District Judge Janice Clark held this week that Louisiana owes the state’s school districts $137 milliion because of a failure to fully fund the state’s minimum foundation program in 2013-2014. In May 2013 the Louisiana Supreme Court had held that a wide-ranging school voucher program that the legislature had enacted was unconstitutional because “once funds are dedicated to the state’s Minimum Foundation Program for public education, the constitution prohibits those funds from being expended on the tuition costs of nonpublic schools and nonpublic entities.” Louisiana Federation of Teachers v. State of Louisiana, 118 So. 3d 1033 ( LA 2013).
Judge Clark accepted the plaintiffs’ view that under the procedure outlined by the Supreme Court for formula passage, financing plans approved in several prior years should be voided and school districts should be paid under an older formula that included an annual 2.75 percent funding increase to account for inflation.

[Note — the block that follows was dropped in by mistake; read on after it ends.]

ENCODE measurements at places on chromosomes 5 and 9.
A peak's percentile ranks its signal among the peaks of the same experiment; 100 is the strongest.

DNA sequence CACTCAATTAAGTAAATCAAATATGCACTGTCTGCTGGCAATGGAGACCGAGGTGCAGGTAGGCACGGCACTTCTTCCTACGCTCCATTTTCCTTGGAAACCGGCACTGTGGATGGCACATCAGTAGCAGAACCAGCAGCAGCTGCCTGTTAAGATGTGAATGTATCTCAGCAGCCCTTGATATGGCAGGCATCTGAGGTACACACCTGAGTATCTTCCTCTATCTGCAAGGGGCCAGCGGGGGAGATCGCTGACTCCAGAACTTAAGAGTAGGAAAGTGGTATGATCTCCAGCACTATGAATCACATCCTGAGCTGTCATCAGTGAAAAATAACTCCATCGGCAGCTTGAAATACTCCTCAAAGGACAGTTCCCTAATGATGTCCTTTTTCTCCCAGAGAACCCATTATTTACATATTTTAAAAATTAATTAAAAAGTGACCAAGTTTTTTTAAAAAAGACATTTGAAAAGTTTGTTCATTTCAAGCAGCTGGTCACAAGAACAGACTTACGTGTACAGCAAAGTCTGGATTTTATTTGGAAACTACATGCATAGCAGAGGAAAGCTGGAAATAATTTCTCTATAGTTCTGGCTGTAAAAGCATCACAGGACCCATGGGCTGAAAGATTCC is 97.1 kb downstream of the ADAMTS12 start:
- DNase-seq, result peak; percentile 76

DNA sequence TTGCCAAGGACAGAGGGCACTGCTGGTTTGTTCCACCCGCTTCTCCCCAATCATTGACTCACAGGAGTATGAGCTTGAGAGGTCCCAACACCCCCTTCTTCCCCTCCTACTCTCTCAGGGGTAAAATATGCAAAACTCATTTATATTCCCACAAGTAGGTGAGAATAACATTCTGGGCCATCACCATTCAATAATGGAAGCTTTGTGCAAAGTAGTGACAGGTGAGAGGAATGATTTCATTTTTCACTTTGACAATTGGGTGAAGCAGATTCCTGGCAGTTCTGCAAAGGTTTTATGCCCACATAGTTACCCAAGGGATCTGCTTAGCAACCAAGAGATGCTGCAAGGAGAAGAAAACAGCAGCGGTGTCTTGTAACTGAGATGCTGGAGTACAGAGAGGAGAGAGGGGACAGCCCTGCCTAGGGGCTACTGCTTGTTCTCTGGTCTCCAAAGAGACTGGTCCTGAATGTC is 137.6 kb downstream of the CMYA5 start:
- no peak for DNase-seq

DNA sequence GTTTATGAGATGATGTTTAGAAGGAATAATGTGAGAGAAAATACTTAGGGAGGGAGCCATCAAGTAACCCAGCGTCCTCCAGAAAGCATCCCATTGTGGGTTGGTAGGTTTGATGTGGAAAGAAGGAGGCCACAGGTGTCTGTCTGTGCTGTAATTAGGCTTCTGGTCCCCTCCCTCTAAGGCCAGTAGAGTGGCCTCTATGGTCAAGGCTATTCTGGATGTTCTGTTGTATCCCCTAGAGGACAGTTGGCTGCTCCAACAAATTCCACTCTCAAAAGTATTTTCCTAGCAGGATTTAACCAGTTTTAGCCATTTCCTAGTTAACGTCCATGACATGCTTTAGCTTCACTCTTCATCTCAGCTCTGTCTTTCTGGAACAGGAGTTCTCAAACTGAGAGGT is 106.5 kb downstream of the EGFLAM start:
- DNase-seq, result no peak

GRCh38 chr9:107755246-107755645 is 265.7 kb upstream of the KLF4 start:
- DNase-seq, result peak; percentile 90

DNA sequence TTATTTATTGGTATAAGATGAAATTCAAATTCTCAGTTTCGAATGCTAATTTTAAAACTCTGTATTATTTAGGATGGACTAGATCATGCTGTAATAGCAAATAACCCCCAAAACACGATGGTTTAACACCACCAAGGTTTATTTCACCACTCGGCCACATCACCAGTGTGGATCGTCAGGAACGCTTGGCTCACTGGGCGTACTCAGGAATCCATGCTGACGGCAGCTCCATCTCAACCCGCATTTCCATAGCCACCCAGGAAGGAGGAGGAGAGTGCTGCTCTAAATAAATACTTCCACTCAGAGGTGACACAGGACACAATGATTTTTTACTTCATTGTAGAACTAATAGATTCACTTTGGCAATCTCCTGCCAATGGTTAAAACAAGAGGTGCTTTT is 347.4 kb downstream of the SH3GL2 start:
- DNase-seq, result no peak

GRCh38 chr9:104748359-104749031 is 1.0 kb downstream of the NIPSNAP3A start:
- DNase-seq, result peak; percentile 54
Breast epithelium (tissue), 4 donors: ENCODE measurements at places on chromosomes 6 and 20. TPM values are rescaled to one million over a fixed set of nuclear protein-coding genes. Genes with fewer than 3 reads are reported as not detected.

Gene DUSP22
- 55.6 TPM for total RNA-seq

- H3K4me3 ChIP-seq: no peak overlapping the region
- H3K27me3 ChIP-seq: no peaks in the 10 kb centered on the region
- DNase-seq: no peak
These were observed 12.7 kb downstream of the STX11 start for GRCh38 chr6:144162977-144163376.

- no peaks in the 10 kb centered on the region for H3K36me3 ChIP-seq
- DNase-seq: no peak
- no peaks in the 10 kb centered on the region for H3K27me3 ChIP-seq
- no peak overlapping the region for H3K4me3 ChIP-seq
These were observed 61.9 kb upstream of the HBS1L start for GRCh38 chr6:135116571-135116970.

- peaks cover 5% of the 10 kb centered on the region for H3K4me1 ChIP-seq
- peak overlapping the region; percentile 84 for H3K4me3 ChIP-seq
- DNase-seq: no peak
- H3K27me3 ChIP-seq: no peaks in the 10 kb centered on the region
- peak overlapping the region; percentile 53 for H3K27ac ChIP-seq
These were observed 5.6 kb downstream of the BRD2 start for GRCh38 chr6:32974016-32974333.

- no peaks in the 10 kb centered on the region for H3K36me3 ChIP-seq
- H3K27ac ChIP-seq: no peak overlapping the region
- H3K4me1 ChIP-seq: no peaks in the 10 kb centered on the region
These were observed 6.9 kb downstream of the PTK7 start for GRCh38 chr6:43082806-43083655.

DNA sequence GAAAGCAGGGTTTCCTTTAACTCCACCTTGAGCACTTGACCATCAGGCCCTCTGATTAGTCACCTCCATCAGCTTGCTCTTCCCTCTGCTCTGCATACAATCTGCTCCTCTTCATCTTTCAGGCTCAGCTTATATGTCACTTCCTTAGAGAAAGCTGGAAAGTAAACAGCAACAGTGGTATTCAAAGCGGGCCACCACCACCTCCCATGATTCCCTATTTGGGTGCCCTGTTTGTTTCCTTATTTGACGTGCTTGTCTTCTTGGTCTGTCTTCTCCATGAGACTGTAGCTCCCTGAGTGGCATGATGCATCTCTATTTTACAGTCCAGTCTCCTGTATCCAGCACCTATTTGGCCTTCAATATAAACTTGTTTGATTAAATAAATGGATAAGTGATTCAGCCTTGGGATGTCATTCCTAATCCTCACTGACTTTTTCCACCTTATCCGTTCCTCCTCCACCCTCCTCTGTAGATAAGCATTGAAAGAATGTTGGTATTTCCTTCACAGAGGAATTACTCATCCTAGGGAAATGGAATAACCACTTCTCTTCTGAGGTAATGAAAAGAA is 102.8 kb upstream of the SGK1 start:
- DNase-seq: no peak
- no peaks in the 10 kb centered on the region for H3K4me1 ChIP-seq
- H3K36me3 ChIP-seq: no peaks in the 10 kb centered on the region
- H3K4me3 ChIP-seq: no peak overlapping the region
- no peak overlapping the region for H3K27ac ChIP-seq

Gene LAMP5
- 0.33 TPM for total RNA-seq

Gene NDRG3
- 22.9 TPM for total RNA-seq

Another judge had dismissed a similar school board lawsuit last year. Judge Michael Caldwell ruled that although the disputed formula might not have been passed properly, the court can’t order lawmakers to appropriate money according to an older formula and dismissed the case. Caldwell’s ruling is on appeal by the school boards. Judge Clark refused a request from the state to delay the present case until the appeals court ruled in that separate lawsuit. The state has announced that it will appeal the current ruling.
The St. John the Baptist Parish School Board, joined by 30 other school districts, the Louisiana Association of Educators, and many union locals were plaintiffs in present suit.